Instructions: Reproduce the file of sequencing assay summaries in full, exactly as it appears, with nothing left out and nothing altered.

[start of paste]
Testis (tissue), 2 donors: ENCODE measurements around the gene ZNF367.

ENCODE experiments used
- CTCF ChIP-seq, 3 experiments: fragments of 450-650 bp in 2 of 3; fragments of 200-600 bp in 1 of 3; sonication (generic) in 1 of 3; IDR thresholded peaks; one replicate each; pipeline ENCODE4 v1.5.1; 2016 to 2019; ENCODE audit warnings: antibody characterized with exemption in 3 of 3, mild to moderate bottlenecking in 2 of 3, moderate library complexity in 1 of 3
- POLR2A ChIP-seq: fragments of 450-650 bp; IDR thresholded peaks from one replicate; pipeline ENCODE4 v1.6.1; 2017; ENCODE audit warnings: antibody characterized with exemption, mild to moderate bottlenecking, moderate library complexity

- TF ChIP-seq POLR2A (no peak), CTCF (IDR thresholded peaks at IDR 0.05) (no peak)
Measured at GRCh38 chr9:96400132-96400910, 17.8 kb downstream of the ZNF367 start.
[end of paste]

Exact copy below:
Testis (tissue), 2 donors: ENCODE measurements around the gene ZNF367.

ENCODE experiments used
- CTCF ChIP-seq, 3 experiments: fragments of 450-650 bp in 2 of 3; fragments of 200-600 bp in 1 of 3; sonication (generic) in 1 of 3; IDR thresholded peaks; one replicate each; pipeline ENCODE4 v1.5.1; 2016 to 2019; ENCODE audit warnings: antibody characterized with exemption in 3 of 3, mild to moderate bottlenecking in 2 of 3, moderate library complexity in 1 of 3
- POLR2A ChIP-seq: fragments of 450-650 bp; IDR thresholded peaks from one replicate; pipeline ENCODE4 v1.6.1; 2017; ENCODE audit warnings: antibody characterized with exemption, mild to moderate bottlenecking, moderate library complexity

- TF ChIP-seq POLR2A (no peak), CTCF (IDR thresholded peaks at IDR 0.05) (no peak)
Measured at GRCh38 chr9:96400132-96400910, 17.8 kb downstream of the ZNF367 start.